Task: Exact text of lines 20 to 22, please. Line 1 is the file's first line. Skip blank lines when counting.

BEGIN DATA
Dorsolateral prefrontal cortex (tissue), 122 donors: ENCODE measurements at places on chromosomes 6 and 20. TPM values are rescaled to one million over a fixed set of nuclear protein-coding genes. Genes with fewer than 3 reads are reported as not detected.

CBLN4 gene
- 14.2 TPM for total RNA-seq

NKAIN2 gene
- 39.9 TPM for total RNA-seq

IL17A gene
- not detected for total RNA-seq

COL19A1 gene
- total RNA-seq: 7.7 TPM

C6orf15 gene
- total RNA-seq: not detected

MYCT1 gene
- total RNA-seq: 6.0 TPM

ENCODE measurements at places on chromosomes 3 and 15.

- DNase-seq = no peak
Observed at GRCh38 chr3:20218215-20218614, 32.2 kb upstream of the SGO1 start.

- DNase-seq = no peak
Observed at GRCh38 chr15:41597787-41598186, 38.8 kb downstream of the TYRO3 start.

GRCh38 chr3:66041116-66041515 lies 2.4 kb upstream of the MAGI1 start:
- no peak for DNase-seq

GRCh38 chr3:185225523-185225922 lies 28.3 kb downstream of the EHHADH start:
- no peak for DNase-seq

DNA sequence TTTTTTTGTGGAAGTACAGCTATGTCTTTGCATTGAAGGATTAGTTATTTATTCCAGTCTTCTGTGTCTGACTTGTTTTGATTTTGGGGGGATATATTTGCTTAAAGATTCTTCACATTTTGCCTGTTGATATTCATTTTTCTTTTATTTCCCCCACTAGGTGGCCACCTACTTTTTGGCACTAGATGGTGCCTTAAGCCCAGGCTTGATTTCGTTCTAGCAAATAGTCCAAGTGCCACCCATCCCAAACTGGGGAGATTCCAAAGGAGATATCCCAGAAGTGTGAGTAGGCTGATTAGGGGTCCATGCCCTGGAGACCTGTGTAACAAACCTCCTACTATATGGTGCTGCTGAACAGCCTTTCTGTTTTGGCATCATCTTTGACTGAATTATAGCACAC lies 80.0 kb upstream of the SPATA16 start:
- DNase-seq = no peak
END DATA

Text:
- no peak for DNase-seq

GRCh38 chr3:185225523-185225922 lies 28.3 kb downstream of the EHHADH start:
- no peak for DNase-seq